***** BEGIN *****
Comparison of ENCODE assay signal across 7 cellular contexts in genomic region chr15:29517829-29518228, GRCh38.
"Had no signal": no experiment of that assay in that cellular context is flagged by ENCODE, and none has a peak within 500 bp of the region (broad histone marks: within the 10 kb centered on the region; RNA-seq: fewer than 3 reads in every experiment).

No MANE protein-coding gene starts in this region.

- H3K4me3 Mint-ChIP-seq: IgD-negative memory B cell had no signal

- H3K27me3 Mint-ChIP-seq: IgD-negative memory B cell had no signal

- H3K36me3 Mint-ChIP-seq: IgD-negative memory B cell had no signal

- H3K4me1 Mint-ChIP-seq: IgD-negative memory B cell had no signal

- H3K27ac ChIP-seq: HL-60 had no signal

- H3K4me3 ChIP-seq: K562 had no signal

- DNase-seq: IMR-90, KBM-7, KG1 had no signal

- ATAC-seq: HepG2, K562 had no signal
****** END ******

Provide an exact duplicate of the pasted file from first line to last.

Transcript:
Comparison of ENCODE assay signal across 7 cellular contexts in genomic region chr15:29517829-29518228, GRCh38.
"Had no signal": no experiment of that assay in that cellular context is flagged by ENCODE, and none has a peak within 500 bp of the region (broad histone marks: within the 10 kb centered on the region; RNA-seq: fewer than 3 reads in every experiment).

No MANE protein-coding gene starts in this region.

- H3K4me3 Mint-ChIP-seq: IgD-negative memory B cell had no signal

- H3K27me3 Mint-ChIP-seq: IgD-negative memory B cell had no signal

- H3K36me3 Mint-ChIP-seq: IgD-negative memory B cell had no signal

- H3K4me1 Mint-ChIP-seq: IgD-negative memory B cell had no signal

- H3K27ac ChIP-seq: HL-60 had no signal

- H3K4me3 ChIP-seq: K562 had no signal

- DNase-seq: IMR-90, KBM-7, KG1 had no signal

- ATAC-seq: HepG2, K562 had no signal